Pigeon Hole Principle
I'm pretty sure that I should apply the pigeon hole principle, but I'm not sure exactly how.
Let a_i with i ranging from 1 through n be a sequence of integers (both positive and negative, not necessarily all different). Prove that there exists integers j and k with 1 <= j <= k <= n such that the sum starting from a_j and ending at a_k (ie, the sum of some subsequence of the sequence) sums to a multiple of n
Perhaps we consider the remainders of the members of the sequence after we divide by n. The only possible values for remainders are less than n and greater than 1 (otherwise, we'd be done), and we have n numbers, so at least two members of the sequence have the same remainder.
Originally Posted by waddlyeli
Consider the n sums for j = 1, 2, ..., n.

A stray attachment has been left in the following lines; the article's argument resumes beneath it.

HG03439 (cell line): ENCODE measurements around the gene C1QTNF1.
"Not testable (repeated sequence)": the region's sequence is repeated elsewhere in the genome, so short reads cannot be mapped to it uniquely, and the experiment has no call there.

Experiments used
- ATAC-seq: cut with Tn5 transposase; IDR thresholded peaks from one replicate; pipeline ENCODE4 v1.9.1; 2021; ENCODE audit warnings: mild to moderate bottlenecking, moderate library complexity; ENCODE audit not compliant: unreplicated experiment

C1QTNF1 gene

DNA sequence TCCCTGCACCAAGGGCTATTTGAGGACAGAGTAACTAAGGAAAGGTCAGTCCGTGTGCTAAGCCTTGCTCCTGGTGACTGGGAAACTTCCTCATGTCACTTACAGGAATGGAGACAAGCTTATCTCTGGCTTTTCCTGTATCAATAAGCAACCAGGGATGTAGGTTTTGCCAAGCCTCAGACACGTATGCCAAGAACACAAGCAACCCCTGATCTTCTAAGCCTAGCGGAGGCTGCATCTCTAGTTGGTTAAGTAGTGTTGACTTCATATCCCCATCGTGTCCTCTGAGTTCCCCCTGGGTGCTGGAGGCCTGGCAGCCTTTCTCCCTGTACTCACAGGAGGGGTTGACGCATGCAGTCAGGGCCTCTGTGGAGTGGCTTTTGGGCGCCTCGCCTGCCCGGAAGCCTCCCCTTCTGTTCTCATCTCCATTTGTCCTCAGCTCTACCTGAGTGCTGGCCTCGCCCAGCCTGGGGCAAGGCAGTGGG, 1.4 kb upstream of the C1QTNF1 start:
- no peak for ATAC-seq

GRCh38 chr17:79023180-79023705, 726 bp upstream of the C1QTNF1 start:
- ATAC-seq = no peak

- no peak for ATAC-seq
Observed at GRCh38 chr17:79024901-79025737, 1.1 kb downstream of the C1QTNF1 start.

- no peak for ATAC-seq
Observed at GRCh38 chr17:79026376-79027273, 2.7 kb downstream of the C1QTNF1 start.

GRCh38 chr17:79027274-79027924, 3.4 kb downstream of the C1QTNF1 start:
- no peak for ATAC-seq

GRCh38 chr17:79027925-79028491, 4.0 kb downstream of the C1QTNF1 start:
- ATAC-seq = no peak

If any one of these sums is zero, modulo n, we are done. Otherwise, each of the sums must fall in one of the congruence classes 1, 2, ..., n-1 modulo n. There are n sums and only n-1 congruence classes, so there must be some congruence class that contains at least two of the sums. And then...
Ah, I see. If two of the sums add up to numbers in the same equivalence class, then clearly subtracting the smaller sum from the bigger sum results in a number congruent to n, modulo n.
This nice little theorem is due to Erdös.